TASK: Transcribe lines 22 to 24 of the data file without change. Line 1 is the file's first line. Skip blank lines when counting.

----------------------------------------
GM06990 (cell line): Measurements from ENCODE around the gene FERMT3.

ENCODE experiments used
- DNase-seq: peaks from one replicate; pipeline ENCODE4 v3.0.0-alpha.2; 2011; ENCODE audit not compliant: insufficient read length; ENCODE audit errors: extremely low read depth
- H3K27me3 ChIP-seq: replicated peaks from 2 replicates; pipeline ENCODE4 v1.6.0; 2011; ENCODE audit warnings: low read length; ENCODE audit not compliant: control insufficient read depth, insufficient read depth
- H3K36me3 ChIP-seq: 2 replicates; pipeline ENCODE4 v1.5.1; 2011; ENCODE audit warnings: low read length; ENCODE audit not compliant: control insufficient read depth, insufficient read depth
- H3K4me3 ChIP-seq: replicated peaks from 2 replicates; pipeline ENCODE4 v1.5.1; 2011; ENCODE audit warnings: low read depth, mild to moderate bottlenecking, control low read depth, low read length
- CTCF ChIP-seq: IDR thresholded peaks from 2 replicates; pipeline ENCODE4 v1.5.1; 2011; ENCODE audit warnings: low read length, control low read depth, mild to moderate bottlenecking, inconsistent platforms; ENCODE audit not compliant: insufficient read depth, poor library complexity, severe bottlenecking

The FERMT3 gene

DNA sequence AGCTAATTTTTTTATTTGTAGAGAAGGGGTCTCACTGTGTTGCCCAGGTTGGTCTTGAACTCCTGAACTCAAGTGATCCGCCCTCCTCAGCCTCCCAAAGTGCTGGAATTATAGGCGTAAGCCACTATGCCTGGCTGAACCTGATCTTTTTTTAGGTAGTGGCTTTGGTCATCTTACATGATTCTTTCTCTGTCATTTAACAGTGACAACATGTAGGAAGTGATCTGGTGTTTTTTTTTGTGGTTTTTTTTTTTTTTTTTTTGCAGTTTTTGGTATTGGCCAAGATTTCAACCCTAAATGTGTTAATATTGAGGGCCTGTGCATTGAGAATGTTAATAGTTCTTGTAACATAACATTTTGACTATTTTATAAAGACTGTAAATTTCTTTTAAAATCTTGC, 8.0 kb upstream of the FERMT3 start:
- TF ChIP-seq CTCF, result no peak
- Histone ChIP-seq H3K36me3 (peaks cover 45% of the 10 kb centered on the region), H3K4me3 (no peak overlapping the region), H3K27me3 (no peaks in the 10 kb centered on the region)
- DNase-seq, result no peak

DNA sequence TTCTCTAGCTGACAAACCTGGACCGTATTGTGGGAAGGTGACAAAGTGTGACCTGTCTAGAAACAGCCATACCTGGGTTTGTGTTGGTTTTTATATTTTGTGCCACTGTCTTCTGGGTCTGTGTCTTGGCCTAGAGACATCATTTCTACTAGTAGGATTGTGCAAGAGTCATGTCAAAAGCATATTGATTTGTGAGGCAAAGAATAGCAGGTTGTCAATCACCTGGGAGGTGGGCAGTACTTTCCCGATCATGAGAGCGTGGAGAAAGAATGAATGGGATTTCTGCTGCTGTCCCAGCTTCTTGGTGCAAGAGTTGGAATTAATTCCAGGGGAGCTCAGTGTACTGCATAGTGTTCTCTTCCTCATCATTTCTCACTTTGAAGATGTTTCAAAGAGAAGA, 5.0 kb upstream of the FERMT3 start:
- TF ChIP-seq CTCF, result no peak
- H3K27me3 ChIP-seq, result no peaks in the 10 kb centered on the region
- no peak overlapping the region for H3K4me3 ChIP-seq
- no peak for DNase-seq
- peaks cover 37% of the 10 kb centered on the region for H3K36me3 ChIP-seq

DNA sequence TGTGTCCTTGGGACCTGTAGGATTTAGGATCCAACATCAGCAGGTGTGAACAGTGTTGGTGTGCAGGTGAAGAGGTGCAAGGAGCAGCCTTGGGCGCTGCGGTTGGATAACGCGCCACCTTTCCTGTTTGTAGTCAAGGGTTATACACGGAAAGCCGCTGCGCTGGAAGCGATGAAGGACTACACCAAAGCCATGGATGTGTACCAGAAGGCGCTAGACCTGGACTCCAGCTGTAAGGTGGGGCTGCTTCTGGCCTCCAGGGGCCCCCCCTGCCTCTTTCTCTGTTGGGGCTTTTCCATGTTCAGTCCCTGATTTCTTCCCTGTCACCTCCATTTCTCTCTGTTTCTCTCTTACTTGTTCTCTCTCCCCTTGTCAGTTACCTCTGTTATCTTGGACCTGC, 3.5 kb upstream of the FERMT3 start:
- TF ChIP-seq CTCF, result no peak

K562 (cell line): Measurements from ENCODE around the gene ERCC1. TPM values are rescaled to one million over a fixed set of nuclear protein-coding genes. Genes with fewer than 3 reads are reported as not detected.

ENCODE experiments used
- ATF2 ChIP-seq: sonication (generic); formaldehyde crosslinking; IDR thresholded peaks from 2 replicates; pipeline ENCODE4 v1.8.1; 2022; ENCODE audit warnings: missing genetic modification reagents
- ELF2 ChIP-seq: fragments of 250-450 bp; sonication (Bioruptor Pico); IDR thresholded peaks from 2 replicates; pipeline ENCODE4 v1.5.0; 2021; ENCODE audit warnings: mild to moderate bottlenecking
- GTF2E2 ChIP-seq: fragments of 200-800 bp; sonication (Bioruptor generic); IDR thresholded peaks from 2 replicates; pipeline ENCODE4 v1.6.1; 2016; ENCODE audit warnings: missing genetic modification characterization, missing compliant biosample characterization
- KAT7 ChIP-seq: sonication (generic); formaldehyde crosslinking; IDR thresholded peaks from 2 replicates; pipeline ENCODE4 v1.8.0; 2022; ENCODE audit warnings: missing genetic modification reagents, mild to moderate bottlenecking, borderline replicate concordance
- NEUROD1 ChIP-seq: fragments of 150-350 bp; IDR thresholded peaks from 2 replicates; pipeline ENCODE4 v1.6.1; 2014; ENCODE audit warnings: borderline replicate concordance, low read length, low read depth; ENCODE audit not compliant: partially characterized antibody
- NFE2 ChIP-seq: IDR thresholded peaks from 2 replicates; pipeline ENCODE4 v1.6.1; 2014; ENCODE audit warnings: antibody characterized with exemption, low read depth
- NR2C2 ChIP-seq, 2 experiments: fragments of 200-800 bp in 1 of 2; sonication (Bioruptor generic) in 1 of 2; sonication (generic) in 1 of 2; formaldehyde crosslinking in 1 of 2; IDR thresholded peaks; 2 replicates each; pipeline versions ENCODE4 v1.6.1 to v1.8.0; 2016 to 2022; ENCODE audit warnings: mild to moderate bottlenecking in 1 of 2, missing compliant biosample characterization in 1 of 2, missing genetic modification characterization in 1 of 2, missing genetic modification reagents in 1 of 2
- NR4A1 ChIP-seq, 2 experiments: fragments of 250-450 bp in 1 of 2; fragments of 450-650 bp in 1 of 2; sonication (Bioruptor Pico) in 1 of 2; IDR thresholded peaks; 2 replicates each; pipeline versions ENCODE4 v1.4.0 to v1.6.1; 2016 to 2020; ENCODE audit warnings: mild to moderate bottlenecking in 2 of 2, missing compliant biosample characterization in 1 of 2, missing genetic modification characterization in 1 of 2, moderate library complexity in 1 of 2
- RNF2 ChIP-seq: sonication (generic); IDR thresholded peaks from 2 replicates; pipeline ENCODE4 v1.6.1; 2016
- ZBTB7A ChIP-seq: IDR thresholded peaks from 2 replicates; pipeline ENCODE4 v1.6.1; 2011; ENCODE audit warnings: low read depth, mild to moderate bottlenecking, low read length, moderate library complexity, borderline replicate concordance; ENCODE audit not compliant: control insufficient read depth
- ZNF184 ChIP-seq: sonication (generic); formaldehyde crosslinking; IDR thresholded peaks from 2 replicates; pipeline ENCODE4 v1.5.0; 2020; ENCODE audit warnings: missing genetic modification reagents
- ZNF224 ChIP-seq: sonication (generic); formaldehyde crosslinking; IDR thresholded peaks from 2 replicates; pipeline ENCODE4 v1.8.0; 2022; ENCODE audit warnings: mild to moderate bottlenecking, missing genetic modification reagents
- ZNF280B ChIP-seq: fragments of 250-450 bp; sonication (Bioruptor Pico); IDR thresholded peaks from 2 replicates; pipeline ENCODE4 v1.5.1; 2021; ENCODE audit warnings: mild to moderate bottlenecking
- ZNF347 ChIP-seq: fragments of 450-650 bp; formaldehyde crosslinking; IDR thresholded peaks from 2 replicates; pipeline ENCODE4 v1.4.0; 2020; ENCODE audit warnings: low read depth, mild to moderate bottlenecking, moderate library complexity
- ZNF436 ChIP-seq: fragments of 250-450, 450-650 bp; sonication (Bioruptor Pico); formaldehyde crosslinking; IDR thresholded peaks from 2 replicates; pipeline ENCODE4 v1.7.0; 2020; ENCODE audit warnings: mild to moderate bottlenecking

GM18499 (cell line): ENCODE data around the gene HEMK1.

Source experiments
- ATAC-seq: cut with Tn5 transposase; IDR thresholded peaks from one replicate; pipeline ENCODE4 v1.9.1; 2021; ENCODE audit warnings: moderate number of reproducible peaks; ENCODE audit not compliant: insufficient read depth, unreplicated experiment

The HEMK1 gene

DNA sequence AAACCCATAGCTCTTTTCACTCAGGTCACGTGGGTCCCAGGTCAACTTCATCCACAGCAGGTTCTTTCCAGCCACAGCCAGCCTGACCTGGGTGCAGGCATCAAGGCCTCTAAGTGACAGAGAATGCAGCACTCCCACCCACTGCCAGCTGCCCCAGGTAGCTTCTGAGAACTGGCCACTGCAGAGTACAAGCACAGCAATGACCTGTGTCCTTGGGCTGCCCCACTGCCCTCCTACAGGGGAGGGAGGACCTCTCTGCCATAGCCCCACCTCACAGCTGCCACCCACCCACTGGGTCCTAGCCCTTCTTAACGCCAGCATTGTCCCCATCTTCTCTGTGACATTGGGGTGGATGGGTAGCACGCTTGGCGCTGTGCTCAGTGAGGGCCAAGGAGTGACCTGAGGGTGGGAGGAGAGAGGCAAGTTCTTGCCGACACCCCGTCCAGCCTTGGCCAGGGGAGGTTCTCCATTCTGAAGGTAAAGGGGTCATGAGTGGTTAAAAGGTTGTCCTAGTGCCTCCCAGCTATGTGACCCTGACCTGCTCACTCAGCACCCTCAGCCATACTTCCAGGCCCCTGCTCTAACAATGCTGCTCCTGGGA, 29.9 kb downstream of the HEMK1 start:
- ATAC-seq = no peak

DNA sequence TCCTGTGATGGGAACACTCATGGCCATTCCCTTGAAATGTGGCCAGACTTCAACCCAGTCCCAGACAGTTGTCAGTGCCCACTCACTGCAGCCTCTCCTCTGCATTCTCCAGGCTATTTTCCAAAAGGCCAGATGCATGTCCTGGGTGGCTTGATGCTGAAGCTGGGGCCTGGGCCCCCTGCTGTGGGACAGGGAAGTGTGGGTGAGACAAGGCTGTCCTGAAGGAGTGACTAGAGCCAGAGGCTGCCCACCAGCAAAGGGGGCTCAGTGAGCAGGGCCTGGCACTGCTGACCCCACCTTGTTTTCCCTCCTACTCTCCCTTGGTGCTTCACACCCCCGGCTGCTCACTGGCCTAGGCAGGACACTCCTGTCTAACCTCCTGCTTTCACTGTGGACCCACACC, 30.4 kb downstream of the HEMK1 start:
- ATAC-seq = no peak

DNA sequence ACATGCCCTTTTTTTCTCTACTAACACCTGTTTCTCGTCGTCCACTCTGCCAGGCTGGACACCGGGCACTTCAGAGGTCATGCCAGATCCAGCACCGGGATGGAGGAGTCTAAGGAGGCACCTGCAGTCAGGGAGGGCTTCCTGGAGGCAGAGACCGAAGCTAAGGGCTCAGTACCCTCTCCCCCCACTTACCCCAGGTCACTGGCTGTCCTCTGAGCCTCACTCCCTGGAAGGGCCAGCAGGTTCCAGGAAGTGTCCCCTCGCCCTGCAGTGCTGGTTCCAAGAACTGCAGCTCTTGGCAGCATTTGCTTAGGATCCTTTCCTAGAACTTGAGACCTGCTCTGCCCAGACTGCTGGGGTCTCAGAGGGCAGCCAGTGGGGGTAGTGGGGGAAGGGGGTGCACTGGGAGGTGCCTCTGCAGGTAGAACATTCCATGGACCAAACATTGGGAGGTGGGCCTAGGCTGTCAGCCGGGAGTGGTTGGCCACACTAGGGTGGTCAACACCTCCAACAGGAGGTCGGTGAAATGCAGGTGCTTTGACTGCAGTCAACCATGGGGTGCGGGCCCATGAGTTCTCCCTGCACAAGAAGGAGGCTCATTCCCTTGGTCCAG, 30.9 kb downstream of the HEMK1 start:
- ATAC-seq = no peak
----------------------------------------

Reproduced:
ENCODE experiments used
- ATF2 ChIP-seq: sonication (generic); formaldehyde crosslinking; IDR thresholded peaks from 2 replicates; pipeline ENCODE4 v1.8.1; 2022; ENCODE audit warnings: missing genetic modification reagents
- ELF2 ChIP-seq: fragments of 250-450 bp; sonication (Bioruptor Pico); IDR thresholded peaks from 2 replicates; pipeline ENCODE4 v1.5.0; 2021; ENCODE audit warnings: mild to moderate bottlenecking